If not for the family that accommodated her in the US, Adeosun said she sometimes wondered how she would have coped during her extended stay running into four months now.

“Sometimes, I imagine if I were to be lodging in a hotel for having no friend in the US, it would have been a pathetic situation for me, considering the cost. Perhaps I’d be homeless right now. The family makes Nigerian food every day for me,” she said.

Asked if she was bothered being in a country with the highest number of COVID-19 cases and deaths worldwide, she replied, “Actually, I’m partially bothered but if you are on the ground here, you will realise that the US is managing the situation very well. 

For instance, in North Carolina, we hardly hear of new cases. The number of deaths is also minimal and for people who are sick, they are getting proper treatment. Of course, I can’t speak the same thing of other cities.

“Also, we observe all the necessary protocols; we wear face masks if we are going out to the grocery store. We also carry hand sanitisers, even though they are mostly available everywhere we go.”

However, asked why she had not explored the option of flying to Nigeria via evacuation, Adeosun replied that it was “too expensive,” in addition to the fact that she paid for a return ticket while travelling to the US.

She said, “It’s not that I don’t want to explore it but it is too costly. When I was coming to the US, I paid for a return ticket. If I want to be evacuated, I have to pay another money, which is far more expensive. In fact, the cost of evacuation flight is higher than that of the return ticket I paid for.

“If I want to return home by the government’s evacuation arrangement, I will have to pay for 14 days self-isolation on arrival in Nigeria and feeding. When I calculated everything, it was around N900,000. That’s why I ruled out the option. To compound the issue, a friend who returned home via evacuation said the experience wasn’t palatable. He said they wasted their time at the airport even as they were hungry. He said if he had known, he would have stayed in the US. So I will wait until international flights to Nigeria resume.”

Adeosun said she contacted the airline she boarded to the US in March last Tuesday and they assured her that her ticket was still valid. She said the airline only told her that she might pay an extra fee if there was an increase in ticket prices on the day she would travel. But she wouldn’t need to pay an extra fee if there was no change in ticket fares.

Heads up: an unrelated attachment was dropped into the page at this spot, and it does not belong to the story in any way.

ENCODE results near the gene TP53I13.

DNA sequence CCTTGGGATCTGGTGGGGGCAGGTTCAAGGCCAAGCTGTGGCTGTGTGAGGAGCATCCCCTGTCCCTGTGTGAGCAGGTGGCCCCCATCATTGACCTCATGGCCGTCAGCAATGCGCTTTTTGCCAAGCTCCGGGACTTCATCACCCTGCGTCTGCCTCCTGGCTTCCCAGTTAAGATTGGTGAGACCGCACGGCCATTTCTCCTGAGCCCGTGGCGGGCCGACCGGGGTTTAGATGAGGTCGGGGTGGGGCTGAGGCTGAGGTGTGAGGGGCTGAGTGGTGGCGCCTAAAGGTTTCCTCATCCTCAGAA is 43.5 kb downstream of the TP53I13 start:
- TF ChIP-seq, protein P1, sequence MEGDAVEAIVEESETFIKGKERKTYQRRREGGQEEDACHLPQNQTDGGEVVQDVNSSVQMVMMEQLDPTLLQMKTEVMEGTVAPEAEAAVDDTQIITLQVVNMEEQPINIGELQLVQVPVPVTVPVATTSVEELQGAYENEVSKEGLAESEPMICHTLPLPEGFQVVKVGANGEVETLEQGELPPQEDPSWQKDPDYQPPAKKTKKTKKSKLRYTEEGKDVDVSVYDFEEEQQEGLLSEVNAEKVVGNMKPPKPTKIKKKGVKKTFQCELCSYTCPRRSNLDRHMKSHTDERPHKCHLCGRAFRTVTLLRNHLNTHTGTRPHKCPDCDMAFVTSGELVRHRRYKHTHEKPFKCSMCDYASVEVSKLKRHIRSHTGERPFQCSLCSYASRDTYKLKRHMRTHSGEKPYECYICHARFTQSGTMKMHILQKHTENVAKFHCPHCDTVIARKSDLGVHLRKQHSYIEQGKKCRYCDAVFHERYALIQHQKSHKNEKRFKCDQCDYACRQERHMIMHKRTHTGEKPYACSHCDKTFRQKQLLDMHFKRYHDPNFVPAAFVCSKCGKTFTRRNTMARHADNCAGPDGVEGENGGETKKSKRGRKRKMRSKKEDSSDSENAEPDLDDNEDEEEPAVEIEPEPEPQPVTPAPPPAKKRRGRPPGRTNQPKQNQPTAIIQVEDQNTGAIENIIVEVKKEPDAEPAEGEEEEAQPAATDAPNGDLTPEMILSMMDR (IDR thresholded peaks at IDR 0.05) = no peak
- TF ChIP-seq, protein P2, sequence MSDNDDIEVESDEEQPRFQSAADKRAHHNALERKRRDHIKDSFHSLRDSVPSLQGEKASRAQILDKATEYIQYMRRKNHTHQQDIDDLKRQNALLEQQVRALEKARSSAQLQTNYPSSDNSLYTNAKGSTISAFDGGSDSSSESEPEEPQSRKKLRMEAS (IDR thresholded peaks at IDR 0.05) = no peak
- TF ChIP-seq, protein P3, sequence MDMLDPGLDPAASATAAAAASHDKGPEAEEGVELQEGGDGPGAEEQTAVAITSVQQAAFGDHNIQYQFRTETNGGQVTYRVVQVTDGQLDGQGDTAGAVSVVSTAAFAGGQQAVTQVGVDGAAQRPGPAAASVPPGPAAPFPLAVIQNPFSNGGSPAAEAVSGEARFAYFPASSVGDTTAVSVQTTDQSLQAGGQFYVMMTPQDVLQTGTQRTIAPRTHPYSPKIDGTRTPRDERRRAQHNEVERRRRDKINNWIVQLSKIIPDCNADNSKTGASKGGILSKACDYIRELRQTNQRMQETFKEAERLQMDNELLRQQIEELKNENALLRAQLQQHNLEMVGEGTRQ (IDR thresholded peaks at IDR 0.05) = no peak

“If international flights resume today, I will travel to Nigeria the following day,” she said.

Meanwhile, our correspondent also gathered that many Nigerians are stranded in Dubai, UAE due to job loss. As a result of this, some of them who could not afford to pay for evacuation flights were finding it difficult in the Middle East city.

One of the stranded Nigerians, simply identified as Bakare, said they held protests at the Nigerian Consulate in Dubai for them to be evacuated home.

“We have been going there under the hot sun almost every day. We are suffering. We came here to work but we lost our jobs due to COVID-19. Most of us can’t afford the evacuation fee. They should subsidise it for us,” he said.

In a video shared with our correspondent, the rowdy protesters were seen under a hot sun, some cleaning their sweats with bare hands. Some had their suitcases with them, depicting a people set to leave the country. While some donned face masks, others didn’t, even as social distancing rules were ignored.

Another protester, simply called Chike, said they couldn’t wait to leave Dubai. “We are stranded and we appeal to the government to come to our aid by reducing the evacuation fee. We lost our jobs because of the pandemic and we could barely save enough money before then,” he said.

Meantime, the Nigerian Consulate in Dubai had yet to respond to our correspondent’s enquiries as of press time.